All families, happy or not, are crazy in their own way. This paraphrase of Tolstoy underscores the essential oddness, call it craziness if you will, that characterizes every human life.
Elizabeth Strout's splendid new novel, "The Burgess Boys," shows she is a connoisseur of such wisdom. As Bob Burgess says, with a wink, to his brother Jim: "You have family.... You have a wife who hates you. Kids who are furious with you. A brother and sister who make you insane."
Though raised in Maine -- the setting for such beautifully realized Strout books as "Olive Kitteridge" -- the brothers have lived for years in Park Slope, Brooklyn, while their sister, Susan, has never strayed from their hometown of Shirley Falls. But Bob and Jim rush back when Susan's 19-year-old son, Zach, is charged with a hate crime. He has thrown a pig's head into a mosque during Ramadan, making the Somali refugees who worship there feel even more like unwanted, misunderstood outsiders.
Jim is the family star, the handsome hunk of a defense attorney once famous for getting a soul singer acquitted in the murder of his wife. Since then, he's traded in his celebrity for a lucrative corporate law practice in New York. Bob, who toils for little pay at Legal Aid, has borne a terrible burden since childhood, when he was responsible, he believes, for the accidental death of their father.
At some level a Sad Sack -- his apartment is undergrad messy, his love life nonexistent -- Bob remains the novel's saintly, radiant center, like Tolstoy's Pierre Bezukhov in "War and Peace." "To be with Bob," writes Strout, "made people feel as if they were inside a small circle of us-ness." Even his ex-wife is grateful to be able to confide in him. Jim, on the other hand, feels compelled at every turn to taunt his brother as a loser. That Bob bears this calumny testifies to the sadomasochistic nature of their bond.
It's surprising to learn that Bob and Susan are twins. Her outlook is so harsh and unforgiving that she seems his "evil twin." Eventually, we understand that she's simply inherited her mother's bitterness. She, in turn, seems to have passed that on to her friendless son, whose divorced father has fled to Sweden.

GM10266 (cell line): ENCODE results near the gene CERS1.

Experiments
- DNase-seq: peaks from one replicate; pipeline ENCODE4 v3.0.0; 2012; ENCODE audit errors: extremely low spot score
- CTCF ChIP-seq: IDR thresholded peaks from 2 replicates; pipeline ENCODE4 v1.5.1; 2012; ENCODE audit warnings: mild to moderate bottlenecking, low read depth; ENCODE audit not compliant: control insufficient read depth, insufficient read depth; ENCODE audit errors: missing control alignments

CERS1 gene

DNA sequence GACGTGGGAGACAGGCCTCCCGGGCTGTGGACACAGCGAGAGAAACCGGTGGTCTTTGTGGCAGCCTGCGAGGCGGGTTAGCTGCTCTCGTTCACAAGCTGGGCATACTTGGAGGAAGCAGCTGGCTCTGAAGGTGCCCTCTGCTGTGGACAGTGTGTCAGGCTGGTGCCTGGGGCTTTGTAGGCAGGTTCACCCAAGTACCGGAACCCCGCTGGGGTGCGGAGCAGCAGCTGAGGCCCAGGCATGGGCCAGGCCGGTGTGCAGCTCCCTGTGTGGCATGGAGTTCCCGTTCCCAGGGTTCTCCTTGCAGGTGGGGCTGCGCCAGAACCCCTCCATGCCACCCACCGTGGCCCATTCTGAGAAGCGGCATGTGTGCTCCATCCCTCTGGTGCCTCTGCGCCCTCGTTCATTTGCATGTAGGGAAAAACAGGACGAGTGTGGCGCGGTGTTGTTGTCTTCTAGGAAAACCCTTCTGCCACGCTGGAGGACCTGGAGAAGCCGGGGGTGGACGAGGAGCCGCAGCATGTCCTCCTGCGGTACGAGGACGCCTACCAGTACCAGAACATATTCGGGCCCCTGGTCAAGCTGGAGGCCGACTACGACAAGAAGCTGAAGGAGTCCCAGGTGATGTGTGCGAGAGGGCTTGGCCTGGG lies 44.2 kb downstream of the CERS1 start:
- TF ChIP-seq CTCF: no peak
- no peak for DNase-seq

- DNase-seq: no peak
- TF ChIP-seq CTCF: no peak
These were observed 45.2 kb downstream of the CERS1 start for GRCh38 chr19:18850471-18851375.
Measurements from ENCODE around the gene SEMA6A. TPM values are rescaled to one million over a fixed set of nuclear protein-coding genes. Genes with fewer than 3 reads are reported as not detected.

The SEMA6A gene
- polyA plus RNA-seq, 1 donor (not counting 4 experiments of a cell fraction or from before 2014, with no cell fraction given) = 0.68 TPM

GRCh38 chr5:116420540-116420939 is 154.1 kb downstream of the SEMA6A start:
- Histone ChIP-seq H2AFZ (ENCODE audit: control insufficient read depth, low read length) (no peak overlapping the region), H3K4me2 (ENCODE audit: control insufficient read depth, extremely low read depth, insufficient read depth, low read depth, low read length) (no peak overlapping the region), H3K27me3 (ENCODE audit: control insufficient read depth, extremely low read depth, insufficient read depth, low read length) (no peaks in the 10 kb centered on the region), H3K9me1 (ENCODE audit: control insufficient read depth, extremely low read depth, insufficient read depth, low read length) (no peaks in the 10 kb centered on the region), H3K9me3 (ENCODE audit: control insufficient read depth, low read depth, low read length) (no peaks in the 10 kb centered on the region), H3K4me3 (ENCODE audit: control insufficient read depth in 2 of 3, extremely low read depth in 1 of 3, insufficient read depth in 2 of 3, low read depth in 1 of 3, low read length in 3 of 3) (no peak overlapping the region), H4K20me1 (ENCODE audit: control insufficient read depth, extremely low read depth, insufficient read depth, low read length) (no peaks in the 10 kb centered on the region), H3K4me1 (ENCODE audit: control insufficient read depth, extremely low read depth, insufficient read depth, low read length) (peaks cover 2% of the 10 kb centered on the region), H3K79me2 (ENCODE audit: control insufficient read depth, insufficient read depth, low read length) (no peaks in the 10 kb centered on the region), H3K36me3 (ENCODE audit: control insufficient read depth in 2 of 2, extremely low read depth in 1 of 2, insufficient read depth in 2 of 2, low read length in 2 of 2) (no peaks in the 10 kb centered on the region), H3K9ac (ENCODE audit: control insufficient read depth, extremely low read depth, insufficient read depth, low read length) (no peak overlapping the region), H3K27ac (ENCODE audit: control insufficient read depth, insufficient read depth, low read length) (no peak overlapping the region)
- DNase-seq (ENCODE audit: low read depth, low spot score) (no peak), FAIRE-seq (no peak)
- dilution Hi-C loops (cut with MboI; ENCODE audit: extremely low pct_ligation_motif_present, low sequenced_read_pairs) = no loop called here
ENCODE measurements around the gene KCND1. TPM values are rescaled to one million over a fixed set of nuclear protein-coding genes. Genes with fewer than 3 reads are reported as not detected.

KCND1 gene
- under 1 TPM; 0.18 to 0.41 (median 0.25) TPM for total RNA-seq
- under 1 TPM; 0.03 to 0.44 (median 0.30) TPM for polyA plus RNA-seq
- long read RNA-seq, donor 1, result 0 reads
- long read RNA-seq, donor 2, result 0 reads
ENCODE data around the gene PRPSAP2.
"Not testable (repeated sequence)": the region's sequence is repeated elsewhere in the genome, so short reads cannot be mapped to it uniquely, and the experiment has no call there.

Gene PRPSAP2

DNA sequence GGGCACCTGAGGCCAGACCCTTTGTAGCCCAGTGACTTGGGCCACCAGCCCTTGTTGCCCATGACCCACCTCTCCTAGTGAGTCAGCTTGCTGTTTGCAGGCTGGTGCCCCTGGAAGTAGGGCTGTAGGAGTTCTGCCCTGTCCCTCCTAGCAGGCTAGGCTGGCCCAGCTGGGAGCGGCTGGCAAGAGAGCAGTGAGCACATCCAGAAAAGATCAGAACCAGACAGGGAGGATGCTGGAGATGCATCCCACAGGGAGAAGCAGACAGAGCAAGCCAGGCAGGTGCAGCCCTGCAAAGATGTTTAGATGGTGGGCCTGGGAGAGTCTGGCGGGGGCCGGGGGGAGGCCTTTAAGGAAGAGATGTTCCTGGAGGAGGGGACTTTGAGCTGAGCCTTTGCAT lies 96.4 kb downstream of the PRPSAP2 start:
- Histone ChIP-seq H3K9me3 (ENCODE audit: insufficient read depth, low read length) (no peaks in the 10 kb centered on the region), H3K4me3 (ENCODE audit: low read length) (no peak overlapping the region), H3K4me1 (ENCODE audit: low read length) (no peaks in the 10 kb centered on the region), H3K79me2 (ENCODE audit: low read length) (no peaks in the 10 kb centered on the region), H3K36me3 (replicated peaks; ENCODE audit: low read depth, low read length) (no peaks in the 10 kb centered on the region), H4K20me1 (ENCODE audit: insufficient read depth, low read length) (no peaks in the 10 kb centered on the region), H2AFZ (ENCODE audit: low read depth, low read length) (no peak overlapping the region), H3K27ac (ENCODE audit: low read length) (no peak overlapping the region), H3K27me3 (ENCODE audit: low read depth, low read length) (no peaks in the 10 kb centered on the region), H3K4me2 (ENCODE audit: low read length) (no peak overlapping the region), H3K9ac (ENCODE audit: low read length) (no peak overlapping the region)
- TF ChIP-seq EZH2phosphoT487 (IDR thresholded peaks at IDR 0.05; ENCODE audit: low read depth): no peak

It sounds bleak, but the novel continually punches the refresh button to open up more possibilities in its characters. Strout's vigorous storytelling -- propelled by the suspense of a trial -- keeps us turning pages, but it's the subtly flawed characters that make us love the book.
Bob can't see himself clearly, but neither can anyone else, except the woman who will become his second wife. Here's his first, who has since married up and into Park Avenue circles: "It was always nice to see Bobby, who was so uncool as to inhabit ... his own private condominium of coolness." Margaret Estaver, an unpretentious Unitarian minister in Shirley Falls, is less condescending. She senses in him a gentle soul worthy of her love.
Once this lost soul manages to untangle himself from his narcissistic brother, he's astonished to realize that "he had no memory of life without Jim being the brightness of its center." This insight is the catalyst for a new life.
As the novel opens, a woman tells the narrator that "nobody ever knows anyone." Obviously, she hasn't met Elizabeth Strout. Despite a too-pat conclusion, "The Burgess Boys" is a moving character study within a finely spun tale of a family stuck in old ruts and an America adapting to new challenges.